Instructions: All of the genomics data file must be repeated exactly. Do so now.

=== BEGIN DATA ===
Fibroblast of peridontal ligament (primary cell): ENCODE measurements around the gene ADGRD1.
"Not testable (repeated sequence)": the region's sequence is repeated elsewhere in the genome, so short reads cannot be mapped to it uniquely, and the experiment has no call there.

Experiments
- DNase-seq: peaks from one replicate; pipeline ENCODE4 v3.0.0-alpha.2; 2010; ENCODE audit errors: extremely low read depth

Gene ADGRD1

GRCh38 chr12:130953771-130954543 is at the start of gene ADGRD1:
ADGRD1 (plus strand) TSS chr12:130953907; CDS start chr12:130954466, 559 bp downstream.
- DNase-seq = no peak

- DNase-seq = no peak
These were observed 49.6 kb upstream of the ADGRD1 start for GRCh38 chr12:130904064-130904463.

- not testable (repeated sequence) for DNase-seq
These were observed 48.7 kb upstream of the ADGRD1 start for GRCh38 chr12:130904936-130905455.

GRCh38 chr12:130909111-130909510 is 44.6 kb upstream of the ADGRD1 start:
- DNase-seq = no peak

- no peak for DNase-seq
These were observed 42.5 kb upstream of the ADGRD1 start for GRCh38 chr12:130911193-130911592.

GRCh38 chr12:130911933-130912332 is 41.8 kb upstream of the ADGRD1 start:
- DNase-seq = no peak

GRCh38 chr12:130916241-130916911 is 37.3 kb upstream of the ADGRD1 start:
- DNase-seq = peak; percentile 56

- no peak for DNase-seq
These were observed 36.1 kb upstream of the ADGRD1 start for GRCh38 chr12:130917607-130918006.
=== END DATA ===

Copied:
Fibroblast of peridontal ligament (primary cell): ENCODE measurements around the gene ADGRD1.
"Not testable (repeated sequence)": the region's sequence is repeated elsewhere in the genome, so short reads cannot be mapped to it uniquely, and the experiment has no call there.

Experiments
- DNase-seq: peaks from one replicate; pipeline ENCODE4 v3.0.0-alpha.2; 2010; ENCODE audit errors: extremely low read depth

Gene ADGRD1

GRCh38 chr12:130953771-130954543 is at the start of gene ADGRD1:
ADGRD1 (plus strand) TSS chr12:130953907; CDS start chr12:130954466, 559 bp downstream.
- DNase-seq = no peak

- DNase-seq = no peak
These were observed 49.6 kb upstream of the ADGRD1 start for GRCh38 chr12:130904064-130904463.

- not testable (repeated sequence) for DNase-seq
These were observed 48.7 kb upstream of the ADGRD1 start for GRCh38 chr12:130904936-130905455.

GRCh38 chr12:130909111-130909510 is 44.6 kb upstream of the ADGRD1 start:
- DNase-seq = no peak

- no peak for DNase-seq
These were observed 42.5 kb upstream of the ADGRD1 start for GRCh38 chr12:130911193-130911592.

GRCh38 chr12:130911933-130912332 is 41.8 kb upstream of the ADGRD1 start:
- DNase-seq = no peak

GRCh38 chr12:130916241-130916911 is 37.3 kb upstream of the ADGRD1 start:
- DNase-seq = peak; percentile 56

- no peak for DNase-seq
These were observed 36.1 kb upstream of the ADGRD1 start for GRCh38 chr12:130917607-130918006.